Positioning the Family and Patient at the Center

A Guide to Family and Patient Partnership in the Medical Home

The highest-rated show in prime time for the 1970-1971 television season was “Marcus Welby, MD,” a program about 2 physicians trying to treat people as individuals in an age of increasingly specialized medicine and impersonal providers. At a time when doctors still made house calls, “Marcus Welby, MD” was entertaining and informative— addressing the health issues of the era while also helping to educate the viewing public about compassionate, patient- and family-centered care. Many of us have fond memories of that era and of pediatricians who, like the fictitious Dr Welby, gave generously of their time and skills to help us and our families.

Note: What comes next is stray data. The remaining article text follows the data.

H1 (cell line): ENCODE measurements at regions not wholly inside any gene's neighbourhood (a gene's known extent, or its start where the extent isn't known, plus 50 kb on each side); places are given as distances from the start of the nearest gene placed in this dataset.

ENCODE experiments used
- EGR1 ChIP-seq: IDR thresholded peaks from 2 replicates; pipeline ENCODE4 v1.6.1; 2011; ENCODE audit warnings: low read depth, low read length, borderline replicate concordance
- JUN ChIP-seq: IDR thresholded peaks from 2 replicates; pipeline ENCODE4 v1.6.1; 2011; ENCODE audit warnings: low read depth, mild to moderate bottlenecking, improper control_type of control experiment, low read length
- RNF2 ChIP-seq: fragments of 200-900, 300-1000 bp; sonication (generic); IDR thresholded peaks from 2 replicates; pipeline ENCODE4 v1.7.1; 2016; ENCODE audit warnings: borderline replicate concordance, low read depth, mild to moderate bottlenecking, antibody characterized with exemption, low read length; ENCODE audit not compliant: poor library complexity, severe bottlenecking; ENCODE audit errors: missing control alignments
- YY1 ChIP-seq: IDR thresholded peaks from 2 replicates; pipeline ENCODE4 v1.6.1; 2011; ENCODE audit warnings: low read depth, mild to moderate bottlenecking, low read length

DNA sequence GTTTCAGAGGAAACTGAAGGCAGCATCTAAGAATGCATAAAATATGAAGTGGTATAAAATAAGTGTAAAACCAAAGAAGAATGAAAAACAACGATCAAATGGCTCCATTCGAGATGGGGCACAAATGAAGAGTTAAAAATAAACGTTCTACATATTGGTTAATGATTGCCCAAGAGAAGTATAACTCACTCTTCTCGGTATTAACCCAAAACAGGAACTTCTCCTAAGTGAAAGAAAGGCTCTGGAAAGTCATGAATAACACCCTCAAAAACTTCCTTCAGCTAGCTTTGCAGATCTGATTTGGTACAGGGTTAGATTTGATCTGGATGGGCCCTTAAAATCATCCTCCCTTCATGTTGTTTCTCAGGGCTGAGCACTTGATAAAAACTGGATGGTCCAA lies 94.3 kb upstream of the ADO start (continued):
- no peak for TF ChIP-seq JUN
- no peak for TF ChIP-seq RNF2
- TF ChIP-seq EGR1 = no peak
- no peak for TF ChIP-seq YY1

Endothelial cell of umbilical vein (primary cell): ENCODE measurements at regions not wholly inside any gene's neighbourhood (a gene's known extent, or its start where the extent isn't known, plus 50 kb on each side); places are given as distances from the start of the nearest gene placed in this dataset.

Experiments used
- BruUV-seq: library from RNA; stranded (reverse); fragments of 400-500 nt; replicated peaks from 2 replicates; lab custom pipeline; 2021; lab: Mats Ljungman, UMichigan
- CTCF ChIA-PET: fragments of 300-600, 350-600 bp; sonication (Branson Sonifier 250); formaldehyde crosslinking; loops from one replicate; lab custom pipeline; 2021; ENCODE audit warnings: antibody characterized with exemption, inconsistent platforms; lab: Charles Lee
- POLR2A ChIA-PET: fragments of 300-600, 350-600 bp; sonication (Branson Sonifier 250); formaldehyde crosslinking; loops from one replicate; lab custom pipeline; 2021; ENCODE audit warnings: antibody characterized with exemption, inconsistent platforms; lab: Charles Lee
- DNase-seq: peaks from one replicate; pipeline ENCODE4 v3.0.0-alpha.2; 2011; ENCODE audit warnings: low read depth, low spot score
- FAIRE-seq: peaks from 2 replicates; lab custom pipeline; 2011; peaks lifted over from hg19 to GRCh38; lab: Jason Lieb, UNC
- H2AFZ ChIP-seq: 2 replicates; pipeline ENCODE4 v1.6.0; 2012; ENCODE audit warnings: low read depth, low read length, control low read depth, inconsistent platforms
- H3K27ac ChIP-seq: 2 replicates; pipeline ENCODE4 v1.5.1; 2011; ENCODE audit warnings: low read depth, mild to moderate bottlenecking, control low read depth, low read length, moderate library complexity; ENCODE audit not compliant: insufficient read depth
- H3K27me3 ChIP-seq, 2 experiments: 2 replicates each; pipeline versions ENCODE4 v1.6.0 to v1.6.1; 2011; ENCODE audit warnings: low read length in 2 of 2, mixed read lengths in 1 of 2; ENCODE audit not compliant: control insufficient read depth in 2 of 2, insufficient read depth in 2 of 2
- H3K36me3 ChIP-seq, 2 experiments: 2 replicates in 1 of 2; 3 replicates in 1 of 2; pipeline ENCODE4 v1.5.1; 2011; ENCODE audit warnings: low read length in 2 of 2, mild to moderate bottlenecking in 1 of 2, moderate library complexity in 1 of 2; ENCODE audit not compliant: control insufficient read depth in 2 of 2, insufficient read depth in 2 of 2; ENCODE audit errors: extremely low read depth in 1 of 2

In 2012, medical treatment and technology is vastly more complex than it was in 1970, and more than a few people speak disdainfully about how “the days of Marcus Welby are long gone” (Google has 17,600 search results for that exact phrase). However, today throughout the country, families and health professionals are working together in ways evocative of the Welby style by adopting the principles of the patient- and family-centered medical home. The concepts of a medical home, first articulated by pediatric health care providers as they worked with families to create more effective partnerships to improve care for children with special health care needs, have greatly evolved and expanded. Fueled by the support of their own professional societies as well as other private and public resources and the health research community, both adult and child pri- mary care physicians have opened up unprecedented areas of collaboration among families, physicians, and their staff. Overwhelmingly, families and health professionals express excitement about these new collegial relationships and describe the positive changes that can—and have— occurred when parents and professionals work together. 

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